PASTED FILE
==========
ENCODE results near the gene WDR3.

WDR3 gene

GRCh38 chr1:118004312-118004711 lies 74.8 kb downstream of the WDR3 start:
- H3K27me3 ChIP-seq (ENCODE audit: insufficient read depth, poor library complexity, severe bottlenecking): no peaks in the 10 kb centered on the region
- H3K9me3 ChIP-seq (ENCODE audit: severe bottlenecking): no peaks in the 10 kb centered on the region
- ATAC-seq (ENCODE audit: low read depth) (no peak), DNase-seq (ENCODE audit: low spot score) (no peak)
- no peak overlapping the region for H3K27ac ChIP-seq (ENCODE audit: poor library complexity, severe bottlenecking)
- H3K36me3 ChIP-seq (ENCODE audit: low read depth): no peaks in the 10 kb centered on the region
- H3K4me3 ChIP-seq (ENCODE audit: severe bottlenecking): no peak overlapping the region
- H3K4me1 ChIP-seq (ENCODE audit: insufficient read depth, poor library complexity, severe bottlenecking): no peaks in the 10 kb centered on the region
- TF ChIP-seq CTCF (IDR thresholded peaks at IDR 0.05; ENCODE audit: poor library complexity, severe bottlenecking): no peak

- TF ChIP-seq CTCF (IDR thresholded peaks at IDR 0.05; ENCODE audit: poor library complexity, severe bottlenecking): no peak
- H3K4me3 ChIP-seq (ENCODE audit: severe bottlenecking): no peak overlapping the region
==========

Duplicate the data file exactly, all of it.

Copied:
ENCODE results near the gene WDR3.

WDR3 gene

GRCh38 chr1:118004312-118004711 lies 74.8 kb downstream of the WDR3 start:
- H3K27me3 ChIP-seq (ENCODE audit: insufficient read depth, poor library complexity, severe bottlenecking): no peaks in the 10 kb centered on the region
- H3K9me3 ChIP-seq (ENCODE audit: severe bottlenecking): no peaks in the 10 kb centered on the region
- ATAC-seq (ENCODE audit: low read depth) (no peak), DNase-seq (ENCODE audit: low spot score) (no peak)
- no peak overlapping the region for H3K27ac ChIP-seq (ENCODE audit: poor library complexity, severe bottlenecking)
- H3K36me3 ChIP-seq (ENCODE audit: low read depth): no peaks in the 10 kb centered on the region
- H3K4me3 ChIP-seq (ENCODE audit: severe bottlenecking): no peak overlapping the region
- H3K4me1 ChIP-seq (ENCODE audit: insufficient read depth, poor library complexity, severe bottlenecking): no peaks in the 10 kb centered on the region
- TF ChIP-seq CTCF (IDR thresholded peaks at IDR 0.05; ENCODE audit: poor library complexity, severe bottlenecking): no peak

- TF ChIP-seq CTCF (IDR thresholded peaks at IDR 0.05; ENCODE audit: poor library complexity, severe bottlenecking): no peak
- H3K4me3 ChIP-seq (ENCODE audit: severe bottlenecking): no peak overlapping the region